- delighted, pleased, or glad, as over a particular thing: to be happy to see a person.
- characterized by or indicative of pleasure, contentment, or joy: a happy mood; a happy frame of mind.
- favored by fortune; fortunate or lucky: a happy, fruitful land.See Synonym Study at fortunate.
- apt or felicitous, as actions, utterances, or ideas.
- obsessed by or quick to use the item indicated (usually used in combination): a trigger-happy gangster. Everybody is gadget-happy these days.
Origin of happy
SynonymsSee more synonyms on Thesaurus.com
Examples from the Web for happier
He is ultimately convicted and sentenced to federal prison, creating a happy (or happier) ending in a domestic abuse story.The Worst Question for Abuse Victims
October 20, 2014
Happier news is that the other great icon of modern Britishness, Kate's hair, at least held up today.Murray Crashes Out Of Wimbledon As Kate And William Watch
July 2, 2014
The answer keeps coming back the same: Childless couples have happier marriages, on average.Pope Francis Is Wrong About My Child-Free Life
June 6, 2014
If Putin preferred Tolstoy over Dostoevsky, what a happier, more peaceful place Ukraine would be right now.How Tolstoy Can Save Putin’s Soul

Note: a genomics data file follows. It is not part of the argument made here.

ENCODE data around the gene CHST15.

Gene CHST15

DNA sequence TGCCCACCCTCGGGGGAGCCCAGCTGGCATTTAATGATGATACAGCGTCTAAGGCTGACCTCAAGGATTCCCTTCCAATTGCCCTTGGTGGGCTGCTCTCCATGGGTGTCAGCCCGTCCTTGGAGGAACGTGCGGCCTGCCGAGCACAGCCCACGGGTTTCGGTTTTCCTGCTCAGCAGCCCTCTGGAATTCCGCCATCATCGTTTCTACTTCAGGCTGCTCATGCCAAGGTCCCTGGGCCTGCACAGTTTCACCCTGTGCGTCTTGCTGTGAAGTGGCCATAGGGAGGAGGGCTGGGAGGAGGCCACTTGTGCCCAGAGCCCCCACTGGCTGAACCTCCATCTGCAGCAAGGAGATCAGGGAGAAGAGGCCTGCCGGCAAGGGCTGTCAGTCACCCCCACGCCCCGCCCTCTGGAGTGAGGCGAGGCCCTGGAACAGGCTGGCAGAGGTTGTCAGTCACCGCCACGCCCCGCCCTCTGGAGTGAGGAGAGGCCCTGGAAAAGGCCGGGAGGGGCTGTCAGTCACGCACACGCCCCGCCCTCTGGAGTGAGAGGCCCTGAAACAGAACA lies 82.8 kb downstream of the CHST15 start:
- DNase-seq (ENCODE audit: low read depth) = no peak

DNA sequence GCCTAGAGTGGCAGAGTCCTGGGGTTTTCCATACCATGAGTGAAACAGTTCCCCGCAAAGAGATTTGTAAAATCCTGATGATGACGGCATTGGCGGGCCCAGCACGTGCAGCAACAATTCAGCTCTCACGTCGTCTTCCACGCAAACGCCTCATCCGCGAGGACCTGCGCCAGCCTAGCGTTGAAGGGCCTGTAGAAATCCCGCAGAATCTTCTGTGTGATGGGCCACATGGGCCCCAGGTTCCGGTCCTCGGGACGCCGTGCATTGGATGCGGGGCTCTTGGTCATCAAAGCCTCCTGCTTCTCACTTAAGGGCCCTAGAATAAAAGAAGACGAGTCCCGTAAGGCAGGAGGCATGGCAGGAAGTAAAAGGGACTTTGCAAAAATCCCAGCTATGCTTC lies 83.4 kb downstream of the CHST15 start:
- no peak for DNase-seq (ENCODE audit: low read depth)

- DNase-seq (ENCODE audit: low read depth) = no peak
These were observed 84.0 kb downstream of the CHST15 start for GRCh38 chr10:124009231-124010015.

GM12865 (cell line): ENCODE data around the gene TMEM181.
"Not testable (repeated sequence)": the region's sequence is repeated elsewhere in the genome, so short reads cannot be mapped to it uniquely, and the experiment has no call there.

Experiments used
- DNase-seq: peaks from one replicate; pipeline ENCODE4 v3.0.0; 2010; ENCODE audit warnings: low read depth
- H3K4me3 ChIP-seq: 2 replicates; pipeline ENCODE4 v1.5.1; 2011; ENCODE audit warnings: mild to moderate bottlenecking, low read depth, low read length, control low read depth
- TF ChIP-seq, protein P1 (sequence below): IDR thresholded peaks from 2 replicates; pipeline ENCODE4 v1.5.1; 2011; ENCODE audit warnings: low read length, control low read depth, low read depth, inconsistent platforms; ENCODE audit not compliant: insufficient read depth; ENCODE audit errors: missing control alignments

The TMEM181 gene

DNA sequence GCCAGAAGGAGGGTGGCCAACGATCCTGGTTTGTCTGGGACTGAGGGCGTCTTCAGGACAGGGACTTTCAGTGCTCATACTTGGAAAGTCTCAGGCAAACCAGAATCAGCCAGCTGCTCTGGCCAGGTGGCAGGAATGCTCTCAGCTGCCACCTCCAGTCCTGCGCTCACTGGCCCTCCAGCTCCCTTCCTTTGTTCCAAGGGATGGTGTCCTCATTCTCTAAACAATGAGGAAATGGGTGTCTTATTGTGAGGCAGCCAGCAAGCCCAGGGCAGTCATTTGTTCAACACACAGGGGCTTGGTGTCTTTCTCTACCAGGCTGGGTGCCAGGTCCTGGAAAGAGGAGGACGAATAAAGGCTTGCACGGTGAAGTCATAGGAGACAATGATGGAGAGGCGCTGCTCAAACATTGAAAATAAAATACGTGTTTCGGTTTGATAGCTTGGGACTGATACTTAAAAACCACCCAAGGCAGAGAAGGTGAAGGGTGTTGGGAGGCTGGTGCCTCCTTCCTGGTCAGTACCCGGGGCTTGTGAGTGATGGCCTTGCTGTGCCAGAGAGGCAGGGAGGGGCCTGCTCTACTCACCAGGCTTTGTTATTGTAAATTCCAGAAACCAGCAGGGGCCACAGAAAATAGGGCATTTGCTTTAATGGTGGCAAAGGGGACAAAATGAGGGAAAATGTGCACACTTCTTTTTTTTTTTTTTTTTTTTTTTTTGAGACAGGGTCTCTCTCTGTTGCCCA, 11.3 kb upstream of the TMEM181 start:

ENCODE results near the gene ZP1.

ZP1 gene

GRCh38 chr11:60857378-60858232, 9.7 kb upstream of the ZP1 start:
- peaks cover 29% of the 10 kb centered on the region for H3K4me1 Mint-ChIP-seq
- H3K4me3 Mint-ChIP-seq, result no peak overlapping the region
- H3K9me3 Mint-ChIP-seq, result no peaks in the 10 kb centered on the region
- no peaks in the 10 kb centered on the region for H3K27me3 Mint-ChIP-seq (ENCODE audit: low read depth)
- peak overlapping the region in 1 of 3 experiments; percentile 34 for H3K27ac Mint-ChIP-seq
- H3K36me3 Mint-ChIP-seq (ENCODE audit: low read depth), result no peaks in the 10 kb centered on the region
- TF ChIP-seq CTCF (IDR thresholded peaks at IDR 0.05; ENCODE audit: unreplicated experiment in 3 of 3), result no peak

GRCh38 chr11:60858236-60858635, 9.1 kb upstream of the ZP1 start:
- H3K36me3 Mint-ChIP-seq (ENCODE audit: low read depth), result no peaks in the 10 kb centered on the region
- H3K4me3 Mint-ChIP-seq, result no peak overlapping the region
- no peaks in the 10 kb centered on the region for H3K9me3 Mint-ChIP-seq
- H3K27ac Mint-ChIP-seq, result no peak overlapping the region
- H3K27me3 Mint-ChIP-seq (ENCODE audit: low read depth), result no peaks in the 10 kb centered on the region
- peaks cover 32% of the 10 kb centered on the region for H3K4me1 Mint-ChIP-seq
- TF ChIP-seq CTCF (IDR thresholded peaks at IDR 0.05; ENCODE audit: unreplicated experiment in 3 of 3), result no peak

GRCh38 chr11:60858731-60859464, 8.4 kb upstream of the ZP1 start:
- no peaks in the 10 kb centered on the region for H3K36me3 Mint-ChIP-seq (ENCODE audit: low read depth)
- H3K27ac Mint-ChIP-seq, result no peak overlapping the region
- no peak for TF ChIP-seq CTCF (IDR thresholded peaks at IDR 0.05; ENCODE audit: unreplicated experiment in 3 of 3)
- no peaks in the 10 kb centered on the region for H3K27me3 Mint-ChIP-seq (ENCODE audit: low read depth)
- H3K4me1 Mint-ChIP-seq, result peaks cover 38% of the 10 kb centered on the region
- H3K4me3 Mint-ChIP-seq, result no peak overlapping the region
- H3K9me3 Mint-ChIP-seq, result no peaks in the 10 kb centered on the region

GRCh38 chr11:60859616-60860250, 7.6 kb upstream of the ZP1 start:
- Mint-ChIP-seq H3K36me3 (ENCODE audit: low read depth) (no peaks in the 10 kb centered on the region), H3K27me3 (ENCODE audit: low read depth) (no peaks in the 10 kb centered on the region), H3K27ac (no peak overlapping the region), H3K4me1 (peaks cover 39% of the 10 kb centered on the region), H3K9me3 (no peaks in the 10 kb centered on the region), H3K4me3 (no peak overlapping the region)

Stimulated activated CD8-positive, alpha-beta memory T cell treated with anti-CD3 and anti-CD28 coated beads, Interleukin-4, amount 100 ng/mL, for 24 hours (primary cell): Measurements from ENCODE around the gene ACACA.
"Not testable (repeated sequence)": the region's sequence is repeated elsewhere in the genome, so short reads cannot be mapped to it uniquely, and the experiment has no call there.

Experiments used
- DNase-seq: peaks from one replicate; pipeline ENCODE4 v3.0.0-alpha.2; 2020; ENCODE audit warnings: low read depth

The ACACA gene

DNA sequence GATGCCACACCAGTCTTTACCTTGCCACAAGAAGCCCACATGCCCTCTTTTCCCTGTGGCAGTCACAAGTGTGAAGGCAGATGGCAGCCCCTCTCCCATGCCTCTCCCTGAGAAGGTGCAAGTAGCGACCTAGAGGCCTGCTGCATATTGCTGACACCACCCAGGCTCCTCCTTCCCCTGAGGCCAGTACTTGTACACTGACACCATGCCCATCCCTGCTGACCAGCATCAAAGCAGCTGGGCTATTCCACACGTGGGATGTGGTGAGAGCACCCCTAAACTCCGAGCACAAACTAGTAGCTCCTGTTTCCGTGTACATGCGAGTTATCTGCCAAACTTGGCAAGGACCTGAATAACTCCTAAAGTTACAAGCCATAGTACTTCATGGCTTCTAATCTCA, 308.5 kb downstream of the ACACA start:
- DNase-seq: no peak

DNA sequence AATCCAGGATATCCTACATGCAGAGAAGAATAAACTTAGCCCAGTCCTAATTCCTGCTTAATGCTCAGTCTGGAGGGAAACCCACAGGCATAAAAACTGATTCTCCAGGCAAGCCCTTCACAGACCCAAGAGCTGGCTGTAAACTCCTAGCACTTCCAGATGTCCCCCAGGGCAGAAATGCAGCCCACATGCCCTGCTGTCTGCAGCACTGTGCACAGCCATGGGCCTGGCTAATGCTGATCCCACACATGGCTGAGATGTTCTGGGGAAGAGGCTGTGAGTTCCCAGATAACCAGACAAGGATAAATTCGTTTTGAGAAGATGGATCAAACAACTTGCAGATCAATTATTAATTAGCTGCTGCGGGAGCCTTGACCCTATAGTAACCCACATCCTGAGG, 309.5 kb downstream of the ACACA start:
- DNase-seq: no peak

Andrew D. Kaufman
May 10, 2014
Hold your breast close to mine And embrace me because it's cold, and I will be happier.Drug Cartel Beauty Queens Face an Ugly End
February 26, 2014
The tune was familiar to her in happier days, and she listened to it with tears.Philothea
Lydia Maria Child
I sometimes fancy that the old woman is the happier of the two.Sunday at Home (From "Twice Told Tales")
And when the news came that he was getting better, his father did not seem the least happier!Weighed and Wanting
Christine saw his approval, and was happier than she had been for weeks.K
Mary Roberts Rinehart
Since then—curious as it will no doubt sound—I have been happier.De Profundis
- feeling, showing, or expressing joy; pleased
- willingI'd be happy to show you around
- causing joy or gladness
- fortunate; luckythe happy position of not having to work
- aptly expressed; appropriatea happy turn of phrase
- (postpositive) informal slightly intoxicated
- (in combination)happy birthday; happy Christmas
Word Origin and History for happier
late 14c., "lucky, favored by fortune, prosperous;" of events, "turning out well," from hap (n.) "chance, fortune" + -y (2). Sense of "very glad" first recorded late 14c. Ousted Old English eadig (from ead "wealth, riches") and gesælig, which has become silly. Meaning "greatly pleased and content" is from 1520s. Old English bliðe "happy" survives as blithe. From Greek to Irish, a great majority of the European words for "happy" at first meant "lucky." An exception is Welsh, where the word used first meant "wise."
Used in World War II and after as a suffix (e.g. bomb-happy, flak-happy) expressing "dazed or frazzled from stress." Happy medium is from 1778. Happy ending in the literary sense recorded from 1756. Happy as a clam (1630s) was originally happy as a clam in the mud at high tide, when it can't be dug up and eaten. Happy hunting ground, the reputed Indian paradise, is attested from 1840, American English. Related: Happier; happiest.